Show Me the Money! But There's a Catch to Checks for Kids

The latest round of stimulus checks began arriving yesterday, but you have to be a parent to get one. Your kids also have to be under 18, with $300 per month for a child below age 6 and $250 for those aged between 6 and 17. The expanded child tax credit is aimed at cutting the child poverty rate and was part of the coronavirus stimulus package passed in March.

How much will it cost? Uncle Sam is shelling out $105B for the program, which will be sent out monthly for half of this year's subsidy, with the rest to come as a tax refund in 2022. "It's the most transformative policy coming out of Washington since the days of FDR," said Senator Cory Booker (D-NJ). "America is dramatically behind its industrial peers in investing in our children. Even families that are not poor are struggling, as the cost of raising children goes higher and higher."

To qualify, a) One must have filed a 2019 or 2020 tax return and claimed the child tax credit on the return, b) Had a main home in the U.S. for more than half the year or file a joint return with a spouse who has a main home in the U.S. for more than half the year, c) Had a qualifying child who is under age 18 at the end of 2021 with a valid social security number, d) Made less than certain income limits (credits phase out after $150K for married taxpayers, $112.5K for heads of household and $75K for all other taxpayers).

Commenting on the new child tax credit, Treasury Secretary Janet Yellen noted that the funds would provide an additional spending boost for the economy. She also called for the monthly installments to be permanent, saying the program is "something that's very important to continue." "It certainly will add to spending, but most importantly, it provides support for families to take care of the needs of children."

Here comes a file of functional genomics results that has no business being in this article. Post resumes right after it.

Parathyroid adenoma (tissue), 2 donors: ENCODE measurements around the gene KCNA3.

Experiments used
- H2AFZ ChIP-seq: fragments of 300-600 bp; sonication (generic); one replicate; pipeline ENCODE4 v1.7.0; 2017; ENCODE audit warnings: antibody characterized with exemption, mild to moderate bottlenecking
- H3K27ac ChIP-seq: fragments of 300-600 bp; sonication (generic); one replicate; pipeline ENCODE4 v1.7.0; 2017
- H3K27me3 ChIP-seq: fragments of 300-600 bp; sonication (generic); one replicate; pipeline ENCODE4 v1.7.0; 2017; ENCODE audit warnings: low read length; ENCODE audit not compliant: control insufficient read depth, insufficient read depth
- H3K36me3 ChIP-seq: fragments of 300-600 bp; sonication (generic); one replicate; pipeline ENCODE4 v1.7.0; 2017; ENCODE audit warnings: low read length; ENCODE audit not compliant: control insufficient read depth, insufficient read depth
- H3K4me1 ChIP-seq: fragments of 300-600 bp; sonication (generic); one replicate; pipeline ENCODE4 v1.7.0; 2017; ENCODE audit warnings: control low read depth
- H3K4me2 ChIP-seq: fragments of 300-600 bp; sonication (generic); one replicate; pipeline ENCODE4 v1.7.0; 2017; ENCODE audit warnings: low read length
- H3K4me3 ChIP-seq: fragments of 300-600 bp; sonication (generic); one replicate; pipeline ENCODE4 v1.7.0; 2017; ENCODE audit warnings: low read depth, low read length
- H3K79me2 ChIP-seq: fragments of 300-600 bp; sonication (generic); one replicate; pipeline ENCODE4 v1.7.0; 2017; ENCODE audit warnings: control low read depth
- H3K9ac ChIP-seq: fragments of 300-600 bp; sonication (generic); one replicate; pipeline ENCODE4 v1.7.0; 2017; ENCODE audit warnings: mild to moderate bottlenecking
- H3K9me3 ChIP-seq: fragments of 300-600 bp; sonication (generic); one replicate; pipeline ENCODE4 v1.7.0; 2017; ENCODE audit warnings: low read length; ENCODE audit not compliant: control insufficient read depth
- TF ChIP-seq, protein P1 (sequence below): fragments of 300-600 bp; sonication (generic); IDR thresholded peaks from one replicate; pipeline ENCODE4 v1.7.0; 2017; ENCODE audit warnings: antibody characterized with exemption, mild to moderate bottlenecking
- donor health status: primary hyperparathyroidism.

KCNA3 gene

Wait a minute...there's a catch


The tax credit, originally established in 1997, previously provided a $2,000 credit per child under age 17 for the majority of US households. The economic stimulus bill passed this March granted a one-year expansion during the 2021 tax year, allowing for up to $3,000 per child under 18 ($3,600 for children under six) for many households. Notably, the law allowed for monthly payments through December, instead of a one-time refund upon filing taxes.

There's at least one catch—the deposits are actually prepayments based on estimated 2021 taxes, meaning families may face smaller returns or unexpected tax bills next April 

The advance payments of the enhanced child tax credit are set to start in July, but a big question on many parents’ minds is whether they will end up owing on their taxes next year if they immediately spend the money.

For some parents, the answer is probably yes, they will end up owing money next tax season. Others will likely be fine. But all eligible parents should review their finances before spending the payments, financial experts say.

“This is not like the stimulus checks,” said a certified financial planner. If you get overpaid in child tax credits or your financial situation changes this year so that you have a higher tax bill on your 2021 taxes, the IRS may demand you repay the credit come tax time.

Eligible families will receive half of their credit in the form of monthly payments of up to $250 per school-age child and up to $300 per child under 6 from July through December 2021. The other half will be paid out when they file their 2021 taxes. The credit is income-based and starts to phase out for individuals earning more than $75,000 a year or $150,000 for those married filing jointly.

For example, if you have two children and would have received a $6,000 child tax credit next year (2021 tax year), and you receive $500 per month this year from July through December for a total of $3,000, you'll only be able to claim a $3,000 child credit on your tax return. That will increase your taxes by $3,000. 

There are further details, and options to opt-out, explained at CNBC.

You can also get details from the Internal Revenue Service

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